Later Wednesday, the zoo said it planned to temporarily relocate the polar bear and seals to St. Paul's Como Zoo.

John Myers, a reporter at the Duluth News Tribune, said he arrived at work just after 4 a.m. and spent a couple of hours trying to drive through the city to survey the damage.
© The Associated Press/The Duluth News-Tribune/Bob King
Water flows down a damaged street in Duluth, Minn. on Wednesday, June 20, 2012.
He said he saw buckled pavement and sidewalks, impassable roads and standing water.

"When the rain finally stops and they figure out where the damage is, it's going to be very expensive to fix this mess," he said. "There's too much water too fast."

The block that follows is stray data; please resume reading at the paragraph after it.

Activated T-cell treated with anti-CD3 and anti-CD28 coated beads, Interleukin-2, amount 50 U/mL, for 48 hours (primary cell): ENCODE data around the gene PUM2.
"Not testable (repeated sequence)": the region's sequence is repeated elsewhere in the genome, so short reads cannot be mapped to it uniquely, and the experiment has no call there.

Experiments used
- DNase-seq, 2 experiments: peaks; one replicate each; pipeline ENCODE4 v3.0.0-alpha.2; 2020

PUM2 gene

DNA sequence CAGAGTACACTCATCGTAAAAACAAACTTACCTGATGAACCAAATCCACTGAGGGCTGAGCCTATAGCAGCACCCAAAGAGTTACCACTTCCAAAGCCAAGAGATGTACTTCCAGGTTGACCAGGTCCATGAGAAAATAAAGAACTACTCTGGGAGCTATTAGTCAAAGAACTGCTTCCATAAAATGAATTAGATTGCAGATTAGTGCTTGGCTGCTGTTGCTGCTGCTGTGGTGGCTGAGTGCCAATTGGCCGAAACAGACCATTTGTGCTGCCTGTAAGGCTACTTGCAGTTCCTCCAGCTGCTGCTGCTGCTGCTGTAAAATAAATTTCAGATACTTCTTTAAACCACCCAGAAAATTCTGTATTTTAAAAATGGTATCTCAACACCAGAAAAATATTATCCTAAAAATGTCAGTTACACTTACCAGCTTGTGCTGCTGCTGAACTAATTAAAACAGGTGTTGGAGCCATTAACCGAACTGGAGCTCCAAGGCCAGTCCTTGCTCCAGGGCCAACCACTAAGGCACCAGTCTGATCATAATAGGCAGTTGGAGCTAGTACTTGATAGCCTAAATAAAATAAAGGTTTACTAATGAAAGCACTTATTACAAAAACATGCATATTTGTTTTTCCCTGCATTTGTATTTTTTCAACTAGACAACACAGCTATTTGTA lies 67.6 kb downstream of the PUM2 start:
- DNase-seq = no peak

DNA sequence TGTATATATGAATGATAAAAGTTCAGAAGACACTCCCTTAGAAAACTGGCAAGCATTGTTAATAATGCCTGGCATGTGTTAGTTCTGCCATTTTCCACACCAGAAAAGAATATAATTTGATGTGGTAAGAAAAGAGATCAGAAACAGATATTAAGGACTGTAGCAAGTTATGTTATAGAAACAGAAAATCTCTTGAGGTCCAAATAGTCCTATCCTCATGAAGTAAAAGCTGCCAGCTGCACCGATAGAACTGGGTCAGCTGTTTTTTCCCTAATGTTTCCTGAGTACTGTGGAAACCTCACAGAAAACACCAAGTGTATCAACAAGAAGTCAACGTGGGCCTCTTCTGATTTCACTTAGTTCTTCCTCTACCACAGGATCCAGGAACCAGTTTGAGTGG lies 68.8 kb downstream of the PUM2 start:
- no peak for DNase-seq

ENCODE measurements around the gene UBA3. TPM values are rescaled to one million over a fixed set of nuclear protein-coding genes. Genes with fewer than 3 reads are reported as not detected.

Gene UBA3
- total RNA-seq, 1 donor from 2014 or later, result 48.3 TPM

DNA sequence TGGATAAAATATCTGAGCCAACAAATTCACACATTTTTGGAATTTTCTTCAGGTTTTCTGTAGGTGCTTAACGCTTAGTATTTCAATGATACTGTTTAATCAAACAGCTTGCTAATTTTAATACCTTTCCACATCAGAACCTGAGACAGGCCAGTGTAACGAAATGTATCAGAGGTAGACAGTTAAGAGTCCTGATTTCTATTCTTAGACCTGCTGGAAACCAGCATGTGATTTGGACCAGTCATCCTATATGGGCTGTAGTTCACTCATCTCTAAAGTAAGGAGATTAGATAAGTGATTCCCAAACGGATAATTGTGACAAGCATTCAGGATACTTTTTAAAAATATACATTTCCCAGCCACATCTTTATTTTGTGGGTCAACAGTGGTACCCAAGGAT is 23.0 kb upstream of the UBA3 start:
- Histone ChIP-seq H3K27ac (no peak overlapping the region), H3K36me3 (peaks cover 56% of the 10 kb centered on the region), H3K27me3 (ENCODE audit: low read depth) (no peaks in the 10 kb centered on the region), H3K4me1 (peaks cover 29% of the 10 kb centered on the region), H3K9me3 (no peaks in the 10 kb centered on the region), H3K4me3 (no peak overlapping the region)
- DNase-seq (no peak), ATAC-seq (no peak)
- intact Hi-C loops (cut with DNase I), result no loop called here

He said the hillside city is laced with dozens of streams that run toward Lake Superior and those streams were carrying more water than he's ever seen.

"The ground was too wet before the rain started," he said.

The deluge closed I-35 downtown -- a section that runs through a tunnel flooded -- and cut off low-lying neighborhoods on the west end of town.

The flooding forced the University of Minnesota-Duluth campus to close, along with the University of Wisconsin-Superior campus. And the Miller Hill Mall, left without electricity, was also shut down.

Even in Hermantown, uphill from Duluth, streets flooded, and there were reports of people stranded in their cars on flooded streets.

Jay Cooke and Savanna Portage state parks had road washouts and were closed until further notice, according to the Minnesota Department of Natural Resources.